My breakfasts at Cicciolina consisted of a bagel with smoked trout and herbed cream cheese and a basket of bread with jams and butter. Both breakfasts were good, though not as remarkable as the dishes I had for lunch and dinner. However, the breakfast menu had numerous items more interesting than those I ordered.
Incanto. 7.5. This restaurant has the best bar in Cusco. I was quite impressed by the craftsmanship of the bartender. It is a great place to explore the world of piscos and pisco-based cocktails, or to have a classic cocktail. My dinner here was good and interesting. I will note, however, that the chef's take on tarte tatin was, to me, a huge disappointment.
Limo Cucina. 7.0. Good food, nice upscale, yet casual, atmosphere. The causitas with cilantro-infused oil were the best of four or five causas/causitas (i.e., cold dishes of mashed yellow potatoes with some topping, often including diced fish) I tried in Peru.
Inka Grill. 5.5. The biggest disappointment for me in Peru, my lunch at this top-rated TripAdvisor restaurant was a dud. The aji de gallina was lukewarm and bland to boot, and the accompanying rice tasted dry and old. My impression was that both were reheated. Better was the appetizer causa with diced fish and avocado. (As a side note, this restaurant, along with Incanto, Limo Cucina, and two other restaurants, the names of which I forget, is owned by the same Lima-based investment group. I learned this during conversation with an employee of one of these restaurants.)
Bistrot 370. 4.0. Very out of sorts. I ordered arroz con pato as my main dish. The waiter said it would take 30 minutes. I said that was fine -- I would have some soup and an appetizer first. The pureed wild mushroom soup was tasty at first but got boring quickly. The appetizer gnocchi were a gloopy disaster. When I finished those dishes, the waiter asked if I would like to order something else. He said he had told me earlier that they don't have arroz con pato. I got annoyed by this and left.
El Indio Feliz. 7.0. A pleasant restaurant owned by a French husband and Peruvian wife. The menu is more French than Peruvian. The trout ceviche was quite good. A French chicken with black pepper sauce was pretty good as well. Perhaps most enjoyable was the basket of warm, complimentary bread and big dish of whipped butter.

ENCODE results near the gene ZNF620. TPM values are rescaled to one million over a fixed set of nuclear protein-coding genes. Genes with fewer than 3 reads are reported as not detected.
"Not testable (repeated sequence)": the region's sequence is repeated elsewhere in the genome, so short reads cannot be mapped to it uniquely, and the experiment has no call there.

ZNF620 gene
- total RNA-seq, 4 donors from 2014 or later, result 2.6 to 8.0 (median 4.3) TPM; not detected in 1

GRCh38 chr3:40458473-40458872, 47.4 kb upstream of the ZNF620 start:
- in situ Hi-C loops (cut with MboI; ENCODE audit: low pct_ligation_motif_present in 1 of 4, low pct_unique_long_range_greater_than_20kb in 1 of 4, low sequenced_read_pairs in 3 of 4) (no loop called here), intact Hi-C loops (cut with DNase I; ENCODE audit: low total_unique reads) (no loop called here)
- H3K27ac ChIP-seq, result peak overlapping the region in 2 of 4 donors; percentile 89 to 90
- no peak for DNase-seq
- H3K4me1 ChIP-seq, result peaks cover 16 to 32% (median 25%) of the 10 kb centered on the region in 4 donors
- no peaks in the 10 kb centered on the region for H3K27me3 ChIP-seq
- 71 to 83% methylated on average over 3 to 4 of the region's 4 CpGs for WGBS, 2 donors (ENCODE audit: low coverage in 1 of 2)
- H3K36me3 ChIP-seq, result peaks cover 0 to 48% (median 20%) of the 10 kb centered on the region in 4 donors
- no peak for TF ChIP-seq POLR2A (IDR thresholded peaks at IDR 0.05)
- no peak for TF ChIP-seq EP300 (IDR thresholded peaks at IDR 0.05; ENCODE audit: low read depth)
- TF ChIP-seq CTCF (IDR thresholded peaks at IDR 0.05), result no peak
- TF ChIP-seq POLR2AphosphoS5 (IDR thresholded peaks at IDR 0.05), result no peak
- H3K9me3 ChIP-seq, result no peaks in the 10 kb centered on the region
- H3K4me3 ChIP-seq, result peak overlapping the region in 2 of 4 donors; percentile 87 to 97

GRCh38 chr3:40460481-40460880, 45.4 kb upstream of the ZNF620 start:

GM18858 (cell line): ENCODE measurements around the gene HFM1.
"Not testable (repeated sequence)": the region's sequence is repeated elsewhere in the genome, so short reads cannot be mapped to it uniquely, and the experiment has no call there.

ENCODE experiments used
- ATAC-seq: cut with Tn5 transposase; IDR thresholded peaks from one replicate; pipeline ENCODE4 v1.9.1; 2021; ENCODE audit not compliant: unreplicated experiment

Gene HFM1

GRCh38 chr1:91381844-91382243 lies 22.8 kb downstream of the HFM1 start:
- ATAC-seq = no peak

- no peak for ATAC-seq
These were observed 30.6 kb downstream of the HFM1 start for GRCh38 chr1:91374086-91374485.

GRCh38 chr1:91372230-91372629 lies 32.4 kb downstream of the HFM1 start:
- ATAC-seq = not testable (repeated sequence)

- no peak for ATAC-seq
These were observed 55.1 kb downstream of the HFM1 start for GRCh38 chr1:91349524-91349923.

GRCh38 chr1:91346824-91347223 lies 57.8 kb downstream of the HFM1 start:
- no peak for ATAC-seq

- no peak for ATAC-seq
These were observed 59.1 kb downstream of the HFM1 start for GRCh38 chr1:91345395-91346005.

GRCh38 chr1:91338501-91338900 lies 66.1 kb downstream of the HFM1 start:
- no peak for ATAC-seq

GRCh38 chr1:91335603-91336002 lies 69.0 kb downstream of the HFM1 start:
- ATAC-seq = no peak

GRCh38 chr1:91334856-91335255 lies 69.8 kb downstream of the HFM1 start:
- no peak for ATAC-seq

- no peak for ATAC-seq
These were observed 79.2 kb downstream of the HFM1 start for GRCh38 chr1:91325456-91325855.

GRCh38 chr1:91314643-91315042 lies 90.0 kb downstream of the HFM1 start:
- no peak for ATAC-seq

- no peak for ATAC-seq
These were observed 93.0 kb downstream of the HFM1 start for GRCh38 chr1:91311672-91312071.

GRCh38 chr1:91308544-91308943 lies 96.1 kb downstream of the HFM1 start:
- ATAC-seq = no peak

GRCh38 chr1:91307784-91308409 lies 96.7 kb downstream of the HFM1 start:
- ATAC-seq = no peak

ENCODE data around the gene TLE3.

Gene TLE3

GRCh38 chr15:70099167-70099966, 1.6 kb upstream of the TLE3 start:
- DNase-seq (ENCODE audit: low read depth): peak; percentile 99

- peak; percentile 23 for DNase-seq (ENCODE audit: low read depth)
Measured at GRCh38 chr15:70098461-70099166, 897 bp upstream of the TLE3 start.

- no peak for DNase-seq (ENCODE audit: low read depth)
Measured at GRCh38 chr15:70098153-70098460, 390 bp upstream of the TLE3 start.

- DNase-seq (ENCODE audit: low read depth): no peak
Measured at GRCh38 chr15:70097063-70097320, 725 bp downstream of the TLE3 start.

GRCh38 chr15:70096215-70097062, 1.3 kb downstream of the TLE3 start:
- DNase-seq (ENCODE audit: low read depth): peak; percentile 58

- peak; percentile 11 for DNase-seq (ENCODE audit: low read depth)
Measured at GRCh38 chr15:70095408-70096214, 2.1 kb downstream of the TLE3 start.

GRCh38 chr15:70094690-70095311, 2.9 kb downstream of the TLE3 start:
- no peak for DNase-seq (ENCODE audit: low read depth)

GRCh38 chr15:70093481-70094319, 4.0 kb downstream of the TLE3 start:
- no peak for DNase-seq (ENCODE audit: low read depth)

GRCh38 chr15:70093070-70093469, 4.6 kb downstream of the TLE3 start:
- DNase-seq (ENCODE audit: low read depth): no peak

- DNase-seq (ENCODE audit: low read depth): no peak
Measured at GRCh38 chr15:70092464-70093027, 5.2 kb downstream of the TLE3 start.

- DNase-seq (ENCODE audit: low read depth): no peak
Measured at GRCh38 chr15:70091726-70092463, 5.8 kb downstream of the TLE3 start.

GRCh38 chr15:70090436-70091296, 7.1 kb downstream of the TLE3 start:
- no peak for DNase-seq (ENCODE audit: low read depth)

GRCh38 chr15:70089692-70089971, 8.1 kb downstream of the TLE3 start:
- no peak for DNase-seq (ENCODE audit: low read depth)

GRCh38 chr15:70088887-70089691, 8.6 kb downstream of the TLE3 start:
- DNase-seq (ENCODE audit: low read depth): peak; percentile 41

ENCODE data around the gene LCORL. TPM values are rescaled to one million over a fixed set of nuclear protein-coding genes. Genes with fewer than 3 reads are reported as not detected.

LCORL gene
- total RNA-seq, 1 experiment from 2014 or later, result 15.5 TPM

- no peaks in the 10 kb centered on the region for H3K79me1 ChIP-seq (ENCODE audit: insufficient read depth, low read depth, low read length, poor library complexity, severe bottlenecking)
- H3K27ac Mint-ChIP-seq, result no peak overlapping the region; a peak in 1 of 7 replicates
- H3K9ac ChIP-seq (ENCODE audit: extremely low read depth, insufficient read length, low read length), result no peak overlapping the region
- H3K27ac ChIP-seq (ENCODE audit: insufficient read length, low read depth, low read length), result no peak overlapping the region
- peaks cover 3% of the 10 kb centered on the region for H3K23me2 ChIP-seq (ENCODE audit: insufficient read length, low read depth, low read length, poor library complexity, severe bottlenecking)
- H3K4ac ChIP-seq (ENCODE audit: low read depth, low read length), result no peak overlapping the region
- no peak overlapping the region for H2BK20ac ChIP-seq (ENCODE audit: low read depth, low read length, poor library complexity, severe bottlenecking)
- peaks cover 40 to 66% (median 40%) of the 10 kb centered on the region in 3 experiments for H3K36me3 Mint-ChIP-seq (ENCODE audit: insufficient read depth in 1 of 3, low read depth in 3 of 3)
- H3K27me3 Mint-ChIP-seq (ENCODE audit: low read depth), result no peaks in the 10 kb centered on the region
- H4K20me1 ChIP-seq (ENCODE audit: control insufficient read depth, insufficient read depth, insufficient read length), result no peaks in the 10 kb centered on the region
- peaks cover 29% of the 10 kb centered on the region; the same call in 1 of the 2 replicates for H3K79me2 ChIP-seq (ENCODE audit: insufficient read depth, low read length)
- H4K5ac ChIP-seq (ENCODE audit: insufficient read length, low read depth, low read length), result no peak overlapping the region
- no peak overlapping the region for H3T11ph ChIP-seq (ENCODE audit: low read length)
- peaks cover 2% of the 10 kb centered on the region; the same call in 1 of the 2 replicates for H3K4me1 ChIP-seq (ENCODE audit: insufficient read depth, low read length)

The Treehouse Restaurant. 6.0. This restaurant appears to strive high and has an ambitious, interesting menu. However, I found the dishes rather basic and a bit disappointing, though not bad. The restaurant had a new manager and my impression was that the chef was inexperienced.
(I will also note that a grilled chicken sandwich at the snack bar just outside Machu Picchu, along with chicha morada and a cerveza, made a pretty good lunch. Near the snack bar is a sit-down restaurant serving a buffet, which I did not try.)
La Casona. 6.5. The most genuinely Peruvian restaurant I ate at in Peru. The menu was wide-ranging and had numerous interesting dishes and beverages. The food was generally very simple and certainly nothing to write home about. Nevertheless, I enjoyed the basic, true flavors, especially of the french-fried yellow potatoes and grilled kingfish (which I presume was freshly caught in Lake Titicaca).
Casa Andina Private Collection (hotel restaurant on the lake). 7.5. Very nice atmosphere. Looks out over the lake and has two fireplaces. The food and service were generally good. My favorite dish was the dessert -- fried dough balls called "buñuelos" stuffed with caramel and served with ice cream. It was nice that this restaurant had a wine list that extended beyond South American wines. (As an aside, I tried numerous South American white wines on this trip, including several Peruvian wines. Generally I found them tart and lacking body. The best wine I had by far on the trip was a bottle of orvieto at Casa Andina.)